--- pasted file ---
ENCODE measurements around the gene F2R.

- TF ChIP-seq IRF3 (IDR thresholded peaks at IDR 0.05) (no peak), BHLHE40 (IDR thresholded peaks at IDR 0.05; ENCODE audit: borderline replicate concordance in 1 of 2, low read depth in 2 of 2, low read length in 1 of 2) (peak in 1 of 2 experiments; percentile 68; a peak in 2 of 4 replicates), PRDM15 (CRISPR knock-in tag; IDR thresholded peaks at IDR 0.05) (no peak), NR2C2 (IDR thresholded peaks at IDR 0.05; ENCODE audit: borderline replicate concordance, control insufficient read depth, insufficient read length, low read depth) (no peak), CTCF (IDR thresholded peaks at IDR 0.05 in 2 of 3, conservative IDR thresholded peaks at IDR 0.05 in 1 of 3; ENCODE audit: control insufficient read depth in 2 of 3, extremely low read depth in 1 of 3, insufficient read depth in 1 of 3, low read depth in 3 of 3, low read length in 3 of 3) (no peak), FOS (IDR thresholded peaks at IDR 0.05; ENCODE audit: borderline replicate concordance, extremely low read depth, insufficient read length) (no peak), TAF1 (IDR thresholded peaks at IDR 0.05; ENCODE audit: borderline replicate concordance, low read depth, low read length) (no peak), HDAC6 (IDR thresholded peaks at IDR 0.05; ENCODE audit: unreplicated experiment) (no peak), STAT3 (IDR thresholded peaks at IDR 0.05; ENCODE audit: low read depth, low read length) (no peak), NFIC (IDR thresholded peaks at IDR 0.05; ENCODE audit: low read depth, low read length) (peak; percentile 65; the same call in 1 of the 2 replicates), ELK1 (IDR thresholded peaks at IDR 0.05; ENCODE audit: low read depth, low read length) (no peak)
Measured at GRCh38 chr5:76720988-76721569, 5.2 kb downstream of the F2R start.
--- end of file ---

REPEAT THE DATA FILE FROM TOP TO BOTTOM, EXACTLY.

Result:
ENCODE measurements around the gene F2R.

- TF ChIP-seq IRF3 (IDR thresholded peaks at IDR 0.05) (no peak), BHLHE40 (IDR thresholded peaks at IDR 0.05; ENCODE audit: borderline replicate concordance in 1 of 2, low read depth in 2 of 2, low read length in 1 of 2) (peak in 1 of 2 experiments; percentile 68; a peak in 2 of 4 replicates), PRDM15 (CRISPR knock-in tag; IDR thresholded peaks at IDR 0.05) (no peak), NR2C2 (IDR thresholded peaks at IDR 0.05; ENCODE audit: borderline replicate concordance, control insufficient read depth, insufficient read length, low read depth) (no peak), CTCF (IDR thresholded peaks at IDR 0.05 in 2 of 3, conservative IDR thresholded peaks at IDR 0.05 in 1 of 3; ENCODE audit: control insufficient read depth in 2 of 3, extremely low read depth in 1 of 3, insufficient read depth in 1 of 3, low read depth in 3 of 3, low read length in 3 of 3) (no peak), FOS (IDR thresholded peaks at IDR 0.05; ENCODE audit: borderline replicate concordance, extremely low read depth, insufficient read length) (no peak), TAF1 (IDR thresholded peaks at IDR 0.05; ENCODE audit: borderline replicate concordance, low read depth, low read length) (no peak), HDAC6 (IDR thresholded peaks at IDR 0.05; ENCODE audit: unreplicated experiment) (no peak), STAT3 (IDR thresholded peaks at IDR 0.05; ENCODE audit: low read depth, low read length) (no peak), NFIC (IDR thresholded peaks at IDR 0.05; ENCODE audit: low read depth, low read length) (peak; percentile 65; the same call in 1 of the 2 replicates), ELK1 (IDR thresholded peaks at IDR 0.05; ENCODE audit: low read depth, low read length) (no peak)
Measured at GRCh38 chr5:76720988-76721569, 5.2 kb downstream of the F2R start.